Runner

RunnerExercising in the beautiful outdoors can be a major perk of traveling to a warm, tropical location. Not only does the weather make it more enjoyable to work out, but it also provides a unique opportunity to further explore a new destination from a local’s perspective.

However, if you’re going for a run or bike ride through the streets when it’s unbearably hot outside, it’s important to make sure that you’re staying safe as well. When you expose yourself to the heat and sun for too long, you put yourself at risk for dehydration, heat exhaustion, and heat stroke—all of which can lead to serious health issues and possibly even death.

As a result, it’s important that you understand the signs of heat exhaustion, heat stroke, and dehydration. Additionally, be sure to take these safety precautions to heart and practice them whenever you exercise outdoors in the heat:

  • Exercise early or at night: Avoid exercising between ten a.m. and three p.m., typically the hottest time of the day. The earlier in the day you exercise, the better—it will generally be cooler in the morning.
  • Wear loose, light colored clothing: Choose cotton materials or those specifically designed for physical activity since they help with the evaporation of sweat. Additionally, light clothing will help reflect the heat.
  • Apply sunscreen: Avoid sunburn and wear sunscreen that has an SPF of at least 30. Remember, the sun can still damage your skin even when it’s cloudy.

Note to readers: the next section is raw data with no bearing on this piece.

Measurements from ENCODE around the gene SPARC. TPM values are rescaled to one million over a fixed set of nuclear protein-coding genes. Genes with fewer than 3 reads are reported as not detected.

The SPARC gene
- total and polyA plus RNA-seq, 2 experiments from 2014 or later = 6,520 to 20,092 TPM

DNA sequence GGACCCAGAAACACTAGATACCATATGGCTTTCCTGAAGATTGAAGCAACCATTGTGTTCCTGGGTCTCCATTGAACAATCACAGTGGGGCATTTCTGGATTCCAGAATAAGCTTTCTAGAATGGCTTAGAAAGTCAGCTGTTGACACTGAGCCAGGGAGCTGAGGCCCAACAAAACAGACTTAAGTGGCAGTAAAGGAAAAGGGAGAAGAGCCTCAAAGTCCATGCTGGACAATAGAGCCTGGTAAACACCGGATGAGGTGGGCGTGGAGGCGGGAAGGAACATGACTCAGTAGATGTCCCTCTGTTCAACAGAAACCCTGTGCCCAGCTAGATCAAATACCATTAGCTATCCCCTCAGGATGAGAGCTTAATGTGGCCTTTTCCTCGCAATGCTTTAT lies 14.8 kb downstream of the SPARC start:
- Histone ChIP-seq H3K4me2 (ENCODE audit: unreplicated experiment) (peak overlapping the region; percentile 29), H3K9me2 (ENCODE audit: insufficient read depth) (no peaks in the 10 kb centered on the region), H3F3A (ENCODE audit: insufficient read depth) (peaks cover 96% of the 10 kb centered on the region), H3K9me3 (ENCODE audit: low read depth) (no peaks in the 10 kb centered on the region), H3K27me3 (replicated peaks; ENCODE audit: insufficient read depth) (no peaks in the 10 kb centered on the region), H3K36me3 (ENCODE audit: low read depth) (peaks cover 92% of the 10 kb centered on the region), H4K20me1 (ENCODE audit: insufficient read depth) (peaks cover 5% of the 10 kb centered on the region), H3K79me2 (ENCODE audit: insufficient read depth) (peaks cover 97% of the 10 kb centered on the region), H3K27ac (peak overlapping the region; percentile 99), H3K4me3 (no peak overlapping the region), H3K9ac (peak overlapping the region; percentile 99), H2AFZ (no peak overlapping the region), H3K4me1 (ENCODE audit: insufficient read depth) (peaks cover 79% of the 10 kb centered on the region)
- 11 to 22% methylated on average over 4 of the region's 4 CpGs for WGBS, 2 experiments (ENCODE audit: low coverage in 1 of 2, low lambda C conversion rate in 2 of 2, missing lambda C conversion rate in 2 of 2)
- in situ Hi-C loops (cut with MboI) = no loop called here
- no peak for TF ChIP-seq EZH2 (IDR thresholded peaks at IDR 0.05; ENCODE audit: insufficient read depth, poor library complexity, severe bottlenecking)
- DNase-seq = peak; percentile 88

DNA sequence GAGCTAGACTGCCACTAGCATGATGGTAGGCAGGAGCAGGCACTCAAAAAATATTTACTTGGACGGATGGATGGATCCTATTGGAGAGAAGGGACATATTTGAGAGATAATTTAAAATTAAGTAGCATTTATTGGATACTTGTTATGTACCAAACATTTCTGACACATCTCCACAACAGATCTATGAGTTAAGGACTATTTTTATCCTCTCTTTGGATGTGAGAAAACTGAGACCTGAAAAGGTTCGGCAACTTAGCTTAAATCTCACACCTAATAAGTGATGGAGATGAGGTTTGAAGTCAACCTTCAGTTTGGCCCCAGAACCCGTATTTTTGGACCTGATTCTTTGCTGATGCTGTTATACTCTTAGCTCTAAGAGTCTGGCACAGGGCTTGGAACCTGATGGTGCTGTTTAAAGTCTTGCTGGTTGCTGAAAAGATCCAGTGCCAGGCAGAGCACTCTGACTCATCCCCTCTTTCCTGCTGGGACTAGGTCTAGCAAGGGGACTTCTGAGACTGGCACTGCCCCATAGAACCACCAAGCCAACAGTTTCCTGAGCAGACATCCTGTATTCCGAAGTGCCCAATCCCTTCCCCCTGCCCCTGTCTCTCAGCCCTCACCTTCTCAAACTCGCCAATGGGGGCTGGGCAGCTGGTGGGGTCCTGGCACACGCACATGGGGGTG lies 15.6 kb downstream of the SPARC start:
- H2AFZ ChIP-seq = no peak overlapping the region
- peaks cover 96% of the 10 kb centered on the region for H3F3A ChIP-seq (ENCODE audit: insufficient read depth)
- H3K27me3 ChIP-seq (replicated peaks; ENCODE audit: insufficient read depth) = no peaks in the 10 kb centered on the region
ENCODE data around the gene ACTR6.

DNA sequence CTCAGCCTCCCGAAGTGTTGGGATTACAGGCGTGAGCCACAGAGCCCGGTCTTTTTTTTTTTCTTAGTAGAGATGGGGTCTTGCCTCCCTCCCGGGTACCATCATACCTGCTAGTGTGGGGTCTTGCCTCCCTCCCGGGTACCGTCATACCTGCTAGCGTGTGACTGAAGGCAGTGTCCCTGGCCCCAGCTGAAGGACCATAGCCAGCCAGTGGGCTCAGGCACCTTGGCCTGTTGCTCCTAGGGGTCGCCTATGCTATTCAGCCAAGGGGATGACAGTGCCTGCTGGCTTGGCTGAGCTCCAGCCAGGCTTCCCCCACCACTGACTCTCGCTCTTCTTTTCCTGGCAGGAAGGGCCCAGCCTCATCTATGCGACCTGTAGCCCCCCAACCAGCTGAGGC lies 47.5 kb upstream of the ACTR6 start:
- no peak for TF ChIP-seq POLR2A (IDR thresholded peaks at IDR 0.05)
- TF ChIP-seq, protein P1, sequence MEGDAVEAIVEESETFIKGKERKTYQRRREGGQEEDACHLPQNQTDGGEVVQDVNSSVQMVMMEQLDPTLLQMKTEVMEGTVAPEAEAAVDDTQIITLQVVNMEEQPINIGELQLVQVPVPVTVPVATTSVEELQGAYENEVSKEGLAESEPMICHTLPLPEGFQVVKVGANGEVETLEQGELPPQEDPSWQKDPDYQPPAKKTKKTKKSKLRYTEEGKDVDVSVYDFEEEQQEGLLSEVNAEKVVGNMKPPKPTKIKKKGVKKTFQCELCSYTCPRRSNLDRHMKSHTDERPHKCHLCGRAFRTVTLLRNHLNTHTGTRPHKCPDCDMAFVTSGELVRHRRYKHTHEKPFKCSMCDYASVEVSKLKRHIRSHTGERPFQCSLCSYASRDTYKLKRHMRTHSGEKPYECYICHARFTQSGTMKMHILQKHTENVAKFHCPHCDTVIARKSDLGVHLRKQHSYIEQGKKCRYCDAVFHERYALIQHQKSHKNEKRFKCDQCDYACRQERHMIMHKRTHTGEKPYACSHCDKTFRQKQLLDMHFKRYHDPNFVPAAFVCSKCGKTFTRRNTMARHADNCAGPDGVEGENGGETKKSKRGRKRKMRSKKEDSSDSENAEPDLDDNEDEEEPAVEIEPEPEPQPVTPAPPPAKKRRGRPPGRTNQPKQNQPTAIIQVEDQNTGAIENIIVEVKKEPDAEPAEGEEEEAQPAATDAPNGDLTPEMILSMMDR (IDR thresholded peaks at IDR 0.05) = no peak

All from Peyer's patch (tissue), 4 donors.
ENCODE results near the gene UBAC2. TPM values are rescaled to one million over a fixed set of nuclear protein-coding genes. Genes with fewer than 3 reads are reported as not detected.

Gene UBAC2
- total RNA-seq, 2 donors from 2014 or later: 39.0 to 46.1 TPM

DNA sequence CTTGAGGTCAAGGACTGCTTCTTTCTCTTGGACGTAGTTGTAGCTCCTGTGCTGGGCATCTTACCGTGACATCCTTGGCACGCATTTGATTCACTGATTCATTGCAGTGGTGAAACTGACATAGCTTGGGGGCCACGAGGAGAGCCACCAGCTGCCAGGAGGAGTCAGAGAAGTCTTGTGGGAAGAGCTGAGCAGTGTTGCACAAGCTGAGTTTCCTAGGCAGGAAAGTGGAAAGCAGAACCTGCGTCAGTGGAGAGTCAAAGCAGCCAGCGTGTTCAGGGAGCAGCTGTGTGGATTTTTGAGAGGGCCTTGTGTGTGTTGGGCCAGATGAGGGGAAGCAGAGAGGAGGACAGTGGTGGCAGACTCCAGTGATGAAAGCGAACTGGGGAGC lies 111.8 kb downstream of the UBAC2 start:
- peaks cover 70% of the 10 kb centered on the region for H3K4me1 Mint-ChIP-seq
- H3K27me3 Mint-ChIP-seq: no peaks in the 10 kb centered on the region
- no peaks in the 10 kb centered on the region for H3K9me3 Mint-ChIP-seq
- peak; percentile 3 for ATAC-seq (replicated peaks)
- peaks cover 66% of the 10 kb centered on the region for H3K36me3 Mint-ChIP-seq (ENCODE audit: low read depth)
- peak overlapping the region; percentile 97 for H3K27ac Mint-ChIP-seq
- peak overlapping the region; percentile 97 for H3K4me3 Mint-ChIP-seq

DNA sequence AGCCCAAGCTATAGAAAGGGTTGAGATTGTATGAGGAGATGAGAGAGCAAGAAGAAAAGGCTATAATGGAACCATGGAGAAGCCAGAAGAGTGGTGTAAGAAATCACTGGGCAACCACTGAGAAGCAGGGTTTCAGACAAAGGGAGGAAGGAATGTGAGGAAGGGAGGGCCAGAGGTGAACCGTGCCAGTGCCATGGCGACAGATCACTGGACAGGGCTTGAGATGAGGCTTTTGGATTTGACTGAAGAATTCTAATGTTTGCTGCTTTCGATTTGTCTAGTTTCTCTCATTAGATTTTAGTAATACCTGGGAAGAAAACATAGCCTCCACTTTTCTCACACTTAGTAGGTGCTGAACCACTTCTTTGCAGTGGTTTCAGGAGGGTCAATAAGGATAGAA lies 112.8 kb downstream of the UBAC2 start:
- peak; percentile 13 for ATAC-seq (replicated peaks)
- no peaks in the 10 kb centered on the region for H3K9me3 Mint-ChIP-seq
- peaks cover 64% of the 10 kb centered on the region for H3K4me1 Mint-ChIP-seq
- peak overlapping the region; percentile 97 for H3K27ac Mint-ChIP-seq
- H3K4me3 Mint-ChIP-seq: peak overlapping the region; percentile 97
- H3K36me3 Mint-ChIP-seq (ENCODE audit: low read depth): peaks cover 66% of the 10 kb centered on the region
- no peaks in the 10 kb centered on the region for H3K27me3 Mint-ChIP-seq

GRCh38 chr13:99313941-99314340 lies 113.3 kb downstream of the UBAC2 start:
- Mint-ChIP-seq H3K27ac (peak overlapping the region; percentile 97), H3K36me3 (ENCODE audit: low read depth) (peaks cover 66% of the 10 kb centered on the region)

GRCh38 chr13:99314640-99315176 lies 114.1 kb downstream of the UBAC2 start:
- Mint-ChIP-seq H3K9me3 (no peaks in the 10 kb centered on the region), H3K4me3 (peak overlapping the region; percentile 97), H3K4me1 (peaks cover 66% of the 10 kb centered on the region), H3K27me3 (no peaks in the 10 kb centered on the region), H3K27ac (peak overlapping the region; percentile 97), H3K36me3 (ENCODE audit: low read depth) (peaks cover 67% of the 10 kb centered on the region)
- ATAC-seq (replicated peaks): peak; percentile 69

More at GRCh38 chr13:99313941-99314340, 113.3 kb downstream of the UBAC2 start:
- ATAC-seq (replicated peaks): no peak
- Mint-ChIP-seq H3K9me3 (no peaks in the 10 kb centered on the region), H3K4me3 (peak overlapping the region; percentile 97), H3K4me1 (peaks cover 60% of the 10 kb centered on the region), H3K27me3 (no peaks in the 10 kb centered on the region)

• Stay well hydrated: Your body cools itself off by sweating, but it can’t do this when you’re not properly hydrated. As a result, the body begins to store heat inside, causing heat exhaustion and possibly heat stroke. To prevent this, drink 20 ounces of water two hours before you exercise, eight ounces shortly before you go outside, and bring a water bottle with you. Try to drink frequently throughout your workout (every 15 to 20 minutes) and drink plenty of water when you’re done.
  • Replenish electrolyte and salt intake: In addition to losing water, your body also loses electrolytes and salt, which are essential for keeping your body functioning properly. Without them, you can experience hyponatremia, which causes confusion, nausea, muscle cramps, seizures, or even death. Keep your electrolyte and sodium levels balanced by taking salt capsules or eating healthy salty snacks.
  • Listen to your body: If you feel dizzy, faint, or nauseous, stop immediately.
  • Slow down: If the temperature is above 90, consider going at a slower pace than you normally would.
  • Look for shade: If available, consider running or biking in shaded areas to keep you out of direct sunlight.

Photo from FamilyWize.

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About The Author

Monica Montesa is a writer at Scribewise. An explorer and foodie at heart, she loves traveling to new places and discovering exotic cultures and cuisines. Visit www.scribewise.com.

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